How Do I Stop My Dog From Mouthing People?

Teach a New Behavior

To break the mouthing cycle, Maggie was taught to heel at her pet parent’s side as she approached a person. If she began mouthing, her pet parent would freeze in place like a statue and wait for Maggie to stop mouthing before continuing to walk forward; when she heeled without mouthing, she received a treat. In Maggie’s old greeting sequence, she was rewarded for mouthing because she was able to keep walking toward what she ultimately wanted, which was the other person. In her new behavior sequence, she was rewarded for heeling. In a very short time, Maggie stopped mouthing her pet parents as she approached someone on a walk because she was being rewarded for an alternative behavior and mouthing hindered her progress.

The next step was to teach Maggie to sit when she greeted someone new. We taught Maggie to sit whenever she greeted anyone, whether it was her pet parents at home or people out on walks, and rewarded her with praise and treats for this behavior. Maggie soon learned that only once she sat with her bottom on the floor would she be given attention and occasional treats.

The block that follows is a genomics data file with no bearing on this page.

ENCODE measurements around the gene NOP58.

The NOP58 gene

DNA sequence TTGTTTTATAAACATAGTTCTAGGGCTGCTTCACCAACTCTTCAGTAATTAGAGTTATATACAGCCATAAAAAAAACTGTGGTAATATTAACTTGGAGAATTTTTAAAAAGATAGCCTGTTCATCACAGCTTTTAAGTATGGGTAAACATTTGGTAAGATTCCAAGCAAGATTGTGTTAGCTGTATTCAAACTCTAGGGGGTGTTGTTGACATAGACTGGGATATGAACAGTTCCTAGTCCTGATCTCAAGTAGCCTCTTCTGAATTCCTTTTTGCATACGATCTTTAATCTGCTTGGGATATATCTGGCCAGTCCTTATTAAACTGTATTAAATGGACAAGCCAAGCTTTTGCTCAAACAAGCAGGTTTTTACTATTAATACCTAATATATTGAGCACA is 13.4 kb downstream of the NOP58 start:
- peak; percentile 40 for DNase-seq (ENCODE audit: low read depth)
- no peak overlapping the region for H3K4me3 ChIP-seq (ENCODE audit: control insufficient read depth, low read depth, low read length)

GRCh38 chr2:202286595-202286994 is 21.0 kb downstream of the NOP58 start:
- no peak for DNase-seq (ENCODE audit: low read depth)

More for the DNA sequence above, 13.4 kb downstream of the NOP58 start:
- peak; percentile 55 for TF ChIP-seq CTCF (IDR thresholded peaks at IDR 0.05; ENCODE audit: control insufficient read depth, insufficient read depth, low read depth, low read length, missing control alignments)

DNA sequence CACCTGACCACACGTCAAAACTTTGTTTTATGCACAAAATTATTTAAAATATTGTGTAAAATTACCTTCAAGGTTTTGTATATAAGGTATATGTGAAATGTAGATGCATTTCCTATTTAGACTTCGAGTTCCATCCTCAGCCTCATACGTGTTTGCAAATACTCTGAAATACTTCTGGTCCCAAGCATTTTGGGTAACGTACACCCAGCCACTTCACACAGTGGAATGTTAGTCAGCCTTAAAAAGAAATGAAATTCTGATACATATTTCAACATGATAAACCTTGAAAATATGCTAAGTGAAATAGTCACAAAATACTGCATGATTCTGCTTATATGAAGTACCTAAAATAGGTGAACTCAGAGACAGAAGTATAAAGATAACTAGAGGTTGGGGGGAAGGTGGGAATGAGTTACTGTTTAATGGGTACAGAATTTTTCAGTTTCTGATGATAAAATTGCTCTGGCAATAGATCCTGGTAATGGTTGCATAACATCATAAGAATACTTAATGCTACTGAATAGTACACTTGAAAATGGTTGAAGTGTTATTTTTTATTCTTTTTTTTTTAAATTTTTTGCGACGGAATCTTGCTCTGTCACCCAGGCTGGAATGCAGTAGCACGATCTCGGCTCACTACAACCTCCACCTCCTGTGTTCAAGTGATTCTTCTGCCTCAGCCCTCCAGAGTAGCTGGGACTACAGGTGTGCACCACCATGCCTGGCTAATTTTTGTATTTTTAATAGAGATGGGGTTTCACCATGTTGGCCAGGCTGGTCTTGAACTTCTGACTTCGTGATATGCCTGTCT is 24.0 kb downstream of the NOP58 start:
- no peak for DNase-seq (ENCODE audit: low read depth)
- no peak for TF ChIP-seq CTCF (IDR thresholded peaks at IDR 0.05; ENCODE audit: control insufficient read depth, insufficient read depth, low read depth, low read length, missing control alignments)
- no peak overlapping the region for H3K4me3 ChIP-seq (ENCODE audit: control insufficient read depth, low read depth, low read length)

Since Maggie was an energetic dog and it was hard for her to keep still during the first 60 seconds of meeting someone new, we taught her to hand target, or touch her nose to an outstretched hand. We intermixed sitting for petting with hand targeting so that she could actively flow between both behaviors. Hand targeting was valuable because it allowed her to still touch the person when she greeted, but only with her nose and a closed mouth. Once she had other active behaviors to focus on, Maggie's mouthing decreased and eventually stopped completely.

By replacing your dog’s mouthy greeting behavior with acceptable alternatives and being consistent about only allowing your dog to greet when he doesn’t mouth, you can increase the likelihood that your pet will use appropriate manners when he meets someone new.


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